The concluding paragraph has marked differences from the year before: “May I extend to you the blessings of this Rosh Hashanah which is filled with such hopeful promise. May this promise be fulfilled. May God grant you and your dear loved ones strength, peace and abiding happiness.”

2)    The wartime memoirs of Rabbi Harold H. Gordon, Chaplain on Wings recounts a “serious altercation” he had with a commanding officer regarding getting soldiers leave for holiday services. It resulted in a “special investigating team” addressing the matter. He recounts that “Fortunately, we knew that there was more than one way of skinning a cat. We Jewish chaplains learned very early in our chaplaincy service that it was often more important to cultivate the friendship of a first sergeant or even a ‘buck’ sergeant than that of the C.O., because it was the sergeant who was responsible for carrying out the C.O.’s directives…”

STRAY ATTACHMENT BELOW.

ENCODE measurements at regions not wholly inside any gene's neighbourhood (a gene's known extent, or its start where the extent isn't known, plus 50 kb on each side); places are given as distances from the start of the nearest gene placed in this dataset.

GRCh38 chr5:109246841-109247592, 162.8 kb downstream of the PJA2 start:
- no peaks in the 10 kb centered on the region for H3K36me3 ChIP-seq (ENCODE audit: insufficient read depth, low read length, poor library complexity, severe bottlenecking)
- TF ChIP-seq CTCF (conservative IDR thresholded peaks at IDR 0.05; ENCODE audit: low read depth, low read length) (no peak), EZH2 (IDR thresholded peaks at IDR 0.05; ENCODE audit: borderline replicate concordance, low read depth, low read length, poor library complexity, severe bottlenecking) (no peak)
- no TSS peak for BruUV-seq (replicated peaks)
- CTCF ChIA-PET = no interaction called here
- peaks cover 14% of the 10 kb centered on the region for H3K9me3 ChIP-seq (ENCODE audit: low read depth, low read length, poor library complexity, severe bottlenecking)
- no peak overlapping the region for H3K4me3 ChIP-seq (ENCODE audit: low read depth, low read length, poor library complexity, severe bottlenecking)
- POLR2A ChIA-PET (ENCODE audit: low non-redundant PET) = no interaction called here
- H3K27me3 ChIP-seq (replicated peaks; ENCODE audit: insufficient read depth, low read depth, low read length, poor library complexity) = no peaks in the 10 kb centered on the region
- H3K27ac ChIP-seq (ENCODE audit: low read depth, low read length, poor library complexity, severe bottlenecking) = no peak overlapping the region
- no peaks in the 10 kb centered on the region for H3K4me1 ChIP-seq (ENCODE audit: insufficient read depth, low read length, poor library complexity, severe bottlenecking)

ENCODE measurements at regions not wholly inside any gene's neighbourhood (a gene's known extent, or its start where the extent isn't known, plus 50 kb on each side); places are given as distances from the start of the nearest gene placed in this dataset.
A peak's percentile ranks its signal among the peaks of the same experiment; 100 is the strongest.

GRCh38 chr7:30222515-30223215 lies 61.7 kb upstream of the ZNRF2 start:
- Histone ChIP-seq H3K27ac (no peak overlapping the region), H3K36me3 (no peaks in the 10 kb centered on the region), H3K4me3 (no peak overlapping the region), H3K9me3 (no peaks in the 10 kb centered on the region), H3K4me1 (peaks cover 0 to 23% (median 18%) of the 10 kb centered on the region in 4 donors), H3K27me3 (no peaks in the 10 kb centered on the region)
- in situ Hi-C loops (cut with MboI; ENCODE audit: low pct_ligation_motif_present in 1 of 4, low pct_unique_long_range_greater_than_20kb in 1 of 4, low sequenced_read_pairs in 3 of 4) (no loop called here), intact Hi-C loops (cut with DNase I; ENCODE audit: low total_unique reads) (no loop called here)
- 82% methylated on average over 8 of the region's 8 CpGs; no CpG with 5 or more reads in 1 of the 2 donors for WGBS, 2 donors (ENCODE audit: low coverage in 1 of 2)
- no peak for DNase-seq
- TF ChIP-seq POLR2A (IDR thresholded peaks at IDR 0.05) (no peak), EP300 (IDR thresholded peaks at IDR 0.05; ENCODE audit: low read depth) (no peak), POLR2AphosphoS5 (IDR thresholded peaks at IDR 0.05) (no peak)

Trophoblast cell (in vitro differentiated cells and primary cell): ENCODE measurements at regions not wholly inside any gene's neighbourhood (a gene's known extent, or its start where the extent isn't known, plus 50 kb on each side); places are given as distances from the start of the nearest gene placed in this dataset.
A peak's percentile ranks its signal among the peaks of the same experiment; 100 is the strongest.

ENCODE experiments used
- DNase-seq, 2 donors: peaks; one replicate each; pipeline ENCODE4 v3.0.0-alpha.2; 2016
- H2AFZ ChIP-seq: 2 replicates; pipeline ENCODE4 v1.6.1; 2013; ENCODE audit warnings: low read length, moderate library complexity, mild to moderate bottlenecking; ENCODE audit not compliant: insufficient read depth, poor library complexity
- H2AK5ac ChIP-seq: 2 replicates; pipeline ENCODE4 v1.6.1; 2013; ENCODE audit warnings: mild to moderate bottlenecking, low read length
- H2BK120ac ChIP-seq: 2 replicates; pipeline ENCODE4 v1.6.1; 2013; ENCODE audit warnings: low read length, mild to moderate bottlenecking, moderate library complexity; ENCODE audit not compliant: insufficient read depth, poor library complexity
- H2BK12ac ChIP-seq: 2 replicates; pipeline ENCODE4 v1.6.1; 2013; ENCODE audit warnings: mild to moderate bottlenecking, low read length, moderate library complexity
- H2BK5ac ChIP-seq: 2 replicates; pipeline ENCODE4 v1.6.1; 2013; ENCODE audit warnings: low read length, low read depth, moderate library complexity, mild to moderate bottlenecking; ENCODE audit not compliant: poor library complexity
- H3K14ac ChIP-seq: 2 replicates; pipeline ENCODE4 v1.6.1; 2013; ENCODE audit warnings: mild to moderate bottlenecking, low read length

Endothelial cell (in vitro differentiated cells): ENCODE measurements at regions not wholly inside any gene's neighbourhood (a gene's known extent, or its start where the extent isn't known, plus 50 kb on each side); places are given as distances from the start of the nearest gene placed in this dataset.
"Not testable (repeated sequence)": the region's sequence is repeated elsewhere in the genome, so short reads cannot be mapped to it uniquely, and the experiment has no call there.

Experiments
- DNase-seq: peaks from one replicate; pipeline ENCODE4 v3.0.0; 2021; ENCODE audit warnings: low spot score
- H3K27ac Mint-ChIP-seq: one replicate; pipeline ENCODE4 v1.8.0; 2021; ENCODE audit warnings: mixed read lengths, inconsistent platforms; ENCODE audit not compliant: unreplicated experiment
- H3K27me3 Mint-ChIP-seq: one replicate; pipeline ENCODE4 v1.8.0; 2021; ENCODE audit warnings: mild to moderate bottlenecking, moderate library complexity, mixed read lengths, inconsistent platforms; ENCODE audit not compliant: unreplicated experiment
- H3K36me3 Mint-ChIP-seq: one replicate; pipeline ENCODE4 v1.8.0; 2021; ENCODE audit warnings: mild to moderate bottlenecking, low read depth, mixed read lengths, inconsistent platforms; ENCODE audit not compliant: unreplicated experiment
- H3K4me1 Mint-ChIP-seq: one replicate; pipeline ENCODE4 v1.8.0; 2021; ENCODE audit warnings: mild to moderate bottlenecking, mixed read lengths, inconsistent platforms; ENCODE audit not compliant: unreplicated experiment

3)    An American Rabbi in Korea, A Chaplain’s Journey in the Forgotten War recounts how Rabbi Rosen was transferred to Japan for surgery and was released in time for the holidays. “He conducted services in Kobe at the Jewish synagogue built by the Sassoon Family before World War II.” (see The Sassoon dynasty and The Sassoons, two books held by the American Sephardi Federation, for more information on the family of “merchants, philanthropists, and men of letters, originally from Baghdad” [Encyclopaedia Judaica 2nd Ed.])

Resources

4)    A Chapel Songbook, Sing and be Joyful from the Chaplain, U.S. Marine Corps, compiled by Captain Samuel Sobel, CHN, USN has music and words for “Ere space exists” and “Into the tomb of ages past”—two songs indicated in the table of contents as specific to the New Year.

5)    A Program and Resource Guide for Jewish lay leaders ministering to Jewish personnel in the Armed forces in the absence of a Jewish chaplain, outlines the holiday succinctly in one page. One section struck me: “If extreme necessity precludes the holding of full services, cut the services short, but on no account may you postpone the observance. Try to arrange for at least one festive meal, with candles and Kiddush to celebrate the day.” This work was printed by Armed Forces Chaplains Board with cooperation of the Commission on Jewish chaplaincy, National Jewish Welfare Board.